Tuesday, May 29, 2012

Born Standing Up - A Review

Born Standing Up: A Comics Life
Author: Steve Martin
Publisher: Scribner
Release Date: November 20, 2007

    We, as a society, tend to admire those who walk away while they are at the top of their profession. Whether it be the World Series Champion who decides to hang up his spikes or the television sitcom star who ends his show while it's at its peak, those who choose to leave us wanting more do us all a favor - they preserve a legacy. They save us from saying, "They were great until..." and, instead, allow us to say "They were great."

    Steve Martin's "Born Standing Up: A Comics Life" is an autobiographical look at his illustrious, albeit short, stand-up career. In his book, Steve talks about his humble beginnings working for Disney at the ripe, old age of 10 to making it as a comedy writer for "The Smothers Brothers Comedy Hour" to becoming one of the most (if not the most) successful comedian of his era.

    He does the obligatory explanation of his time growing up in a household with both parents and one sister. He speaks of his influences from radio and television, and while I will always find appreciation for the history of "stand-up" and learning about a performer's evolution, I believe that Steve is at his finest when he is talking about comedy in a theoretical sense - that is to say, his thoughts on why something does or doesn't work, or why we laugh in the first place. In the end, Steve describes why he suddenly decided he was done with stand-up at the pinnacle of his success.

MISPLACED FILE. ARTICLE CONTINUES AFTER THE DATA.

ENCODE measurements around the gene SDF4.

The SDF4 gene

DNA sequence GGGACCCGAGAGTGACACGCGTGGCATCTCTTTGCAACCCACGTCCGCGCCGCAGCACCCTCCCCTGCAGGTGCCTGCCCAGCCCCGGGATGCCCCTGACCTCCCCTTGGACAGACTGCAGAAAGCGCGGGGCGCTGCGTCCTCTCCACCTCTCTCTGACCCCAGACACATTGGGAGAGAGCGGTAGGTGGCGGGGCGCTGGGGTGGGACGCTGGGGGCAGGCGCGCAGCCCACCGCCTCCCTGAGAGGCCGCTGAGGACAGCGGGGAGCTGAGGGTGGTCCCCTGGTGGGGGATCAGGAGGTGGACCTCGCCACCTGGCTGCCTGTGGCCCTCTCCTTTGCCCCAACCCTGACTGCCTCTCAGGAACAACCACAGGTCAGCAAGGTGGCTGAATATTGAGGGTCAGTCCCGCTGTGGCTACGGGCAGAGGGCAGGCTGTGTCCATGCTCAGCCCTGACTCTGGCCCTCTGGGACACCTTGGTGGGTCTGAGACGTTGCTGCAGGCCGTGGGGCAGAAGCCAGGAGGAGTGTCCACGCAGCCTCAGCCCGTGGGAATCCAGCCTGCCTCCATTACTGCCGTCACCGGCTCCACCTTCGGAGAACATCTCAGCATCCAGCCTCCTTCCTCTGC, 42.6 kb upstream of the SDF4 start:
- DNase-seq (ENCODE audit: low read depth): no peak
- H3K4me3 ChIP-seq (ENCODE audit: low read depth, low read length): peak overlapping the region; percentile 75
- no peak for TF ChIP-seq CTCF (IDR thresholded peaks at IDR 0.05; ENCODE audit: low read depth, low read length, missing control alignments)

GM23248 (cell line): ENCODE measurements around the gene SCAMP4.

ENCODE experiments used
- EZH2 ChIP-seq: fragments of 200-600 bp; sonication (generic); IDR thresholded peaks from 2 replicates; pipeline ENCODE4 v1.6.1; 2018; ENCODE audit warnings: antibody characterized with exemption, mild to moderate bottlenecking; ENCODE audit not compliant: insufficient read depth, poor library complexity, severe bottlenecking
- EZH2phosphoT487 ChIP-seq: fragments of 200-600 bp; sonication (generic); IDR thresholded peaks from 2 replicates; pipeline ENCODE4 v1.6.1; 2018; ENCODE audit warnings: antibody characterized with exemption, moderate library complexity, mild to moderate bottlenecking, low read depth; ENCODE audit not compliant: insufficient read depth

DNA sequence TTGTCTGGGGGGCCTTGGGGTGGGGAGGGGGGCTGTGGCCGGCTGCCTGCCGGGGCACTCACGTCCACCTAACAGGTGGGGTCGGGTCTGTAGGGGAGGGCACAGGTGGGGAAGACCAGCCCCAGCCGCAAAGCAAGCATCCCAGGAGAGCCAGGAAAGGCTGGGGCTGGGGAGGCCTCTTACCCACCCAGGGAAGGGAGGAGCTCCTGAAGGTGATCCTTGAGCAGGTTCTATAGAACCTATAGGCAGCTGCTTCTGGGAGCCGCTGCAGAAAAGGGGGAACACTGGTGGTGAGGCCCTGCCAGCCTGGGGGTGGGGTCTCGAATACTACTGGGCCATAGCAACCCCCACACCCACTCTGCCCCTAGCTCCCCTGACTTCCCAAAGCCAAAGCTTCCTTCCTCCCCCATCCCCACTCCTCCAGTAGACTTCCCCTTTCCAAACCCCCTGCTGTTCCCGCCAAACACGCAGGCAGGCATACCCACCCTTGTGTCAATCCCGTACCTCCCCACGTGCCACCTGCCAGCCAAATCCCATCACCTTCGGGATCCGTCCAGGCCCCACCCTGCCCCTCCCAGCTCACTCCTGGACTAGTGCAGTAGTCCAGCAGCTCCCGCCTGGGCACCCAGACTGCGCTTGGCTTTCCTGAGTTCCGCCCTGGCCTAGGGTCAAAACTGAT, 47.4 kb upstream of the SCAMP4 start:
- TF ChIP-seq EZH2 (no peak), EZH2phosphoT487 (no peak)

From my perspective, Steve Martin does not ever seem to get the credit he has rightly earned as being a "stand-up legend". Rarely do you hear today's modern comics say that Steve Martin was an influence or that they can remember the first time they saw Steve Martin perform and how they knew from then on that's what they wanted to be. No, those comments are reserved for the Bruces, Pryors and Carlins; however, when you consider that Martin was coming up at the exact same time as Pryor and Carlin, his level of success becomes mind boggling. Steve was not the "voice of a generation".  If anything, he was the bridge to the next generation. While Carlin, Pryor, Klein, and others were asking the nation to hold a mirror up to itself, Steve was asking you to just enjoy yourself. And, while reading this book, I did just that.

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